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Tuesday, May 15, 2018

Circe (2018) by Madeline Miller


Book Review
Circe (2018)
by Madeline Miller
Published April 2018

   If you want to get idea about what American authors might be in line for the National Book Award or Pulitzer Prize in Literature this year, you could do worse than to look at the "related items" listing for Circe over at Amazon.com.  You've got Circe itself- which is  a best seller, critically acclaimed, published by a mainline US publisher, and from a genre (historical fiction) that has found favor in the past decade.  Related titles include Overstory by Richard Powers, The Female Persuasion by Meg Wolitzer and the Only Story by Julian Barnes- all new books by past literary prize winners.

  Miller herself seems poised to jump into that field with Circe, which you could argue is a companion piece to A Song of Achilles, in the same way that The Odyssey and The Iliad are related.  Specifically, A Song of Achilles covers the territory of The Iliad and Circe tackles the The Odyssey.   In Circe, Miller plugs into many au courant literary trends beyond re-telling a classic work of literature from a new perspective.  The mythological element adds a dash of fantasy/Harry Potter type appeal, her grasp of the psychology of Greek heroes imparts a piece of modern TMZ style celebrity culture.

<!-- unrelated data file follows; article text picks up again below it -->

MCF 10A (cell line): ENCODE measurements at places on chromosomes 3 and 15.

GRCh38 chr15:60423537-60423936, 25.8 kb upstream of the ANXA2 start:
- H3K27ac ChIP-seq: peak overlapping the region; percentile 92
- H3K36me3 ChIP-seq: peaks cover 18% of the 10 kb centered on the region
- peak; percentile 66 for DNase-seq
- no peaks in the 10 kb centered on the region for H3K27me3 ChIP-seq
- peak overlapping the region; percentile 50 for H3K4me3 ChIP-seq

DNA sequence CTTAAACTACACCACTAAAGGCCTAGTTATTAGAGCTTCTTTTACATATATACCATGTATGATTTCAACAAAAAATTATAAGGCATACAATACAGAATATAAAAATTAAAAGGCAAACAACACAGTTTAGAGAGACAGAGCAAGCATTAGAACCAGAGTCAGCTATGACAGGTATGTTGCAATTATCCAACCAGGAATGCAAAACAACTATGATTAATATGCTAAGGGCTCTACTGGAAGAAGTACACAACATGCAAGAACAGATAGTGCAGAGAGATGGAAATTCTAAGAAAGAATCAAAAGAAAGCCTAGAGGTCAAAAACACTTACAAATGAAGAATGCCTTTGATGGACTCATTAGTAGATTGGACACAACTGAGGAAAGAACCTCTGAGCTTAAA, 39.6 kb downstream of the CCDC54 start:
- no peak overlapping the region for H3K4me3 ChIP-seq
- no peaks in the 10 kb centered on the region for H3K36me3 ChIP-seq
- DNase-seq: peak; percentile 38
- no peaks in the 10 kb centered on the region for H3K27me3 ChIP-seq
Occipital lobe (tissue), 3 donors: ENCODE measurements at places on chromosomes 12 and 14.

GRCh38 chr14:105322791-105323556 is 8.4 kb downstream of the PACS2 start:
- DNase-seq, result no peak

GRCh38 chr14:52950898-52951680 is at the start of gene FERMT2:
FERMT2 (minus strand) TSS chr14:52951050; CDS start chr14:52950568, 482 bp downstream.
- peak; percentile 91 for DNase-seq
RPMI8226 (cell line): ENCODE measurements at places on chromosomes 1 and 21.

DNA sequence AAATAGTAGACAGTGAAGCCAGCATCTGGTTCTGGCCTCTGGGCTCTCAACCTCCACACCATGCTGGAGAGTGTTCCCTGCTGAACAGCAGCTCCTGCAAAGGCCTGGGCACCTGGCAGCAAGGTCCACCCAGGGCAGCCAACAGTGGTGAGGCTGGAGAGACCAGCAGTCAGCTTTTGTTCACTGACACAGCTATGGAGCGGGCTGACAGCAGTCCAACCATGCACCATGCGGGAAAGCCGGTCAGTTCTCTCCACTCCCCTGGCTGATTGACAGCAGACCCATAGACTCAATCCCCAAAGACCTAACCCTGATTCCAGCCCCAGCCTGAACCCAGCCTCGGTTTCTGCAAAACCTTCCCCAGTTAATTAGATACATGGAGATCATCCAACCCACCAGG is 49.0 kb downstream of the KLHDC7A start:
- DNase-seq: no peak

Circe as portrayed by Miller is of course, sympathetic. She finds herself exiled to a remote desert island as a scapegoat for a newly discovered power of witchcraft, among her and her siblings, the children of Helios, the titan/god of the Sun and her mother, an ambitious nymph.   On the island she has her famous encounter with Odysseus, which leaves her with child, and which sets the stage for the remainder of the narrative.

  There is nothing slow or boring about Circe- Miller keeps clipping along, and by the end I was left with the conviction that the best-seller status and critical acclaim was merited.  Towards the end, I found myself wondering who would be cast as Circe in what is sure to be a movie version.  Would Gal Gadot be too on the nose after Wonder Woman?

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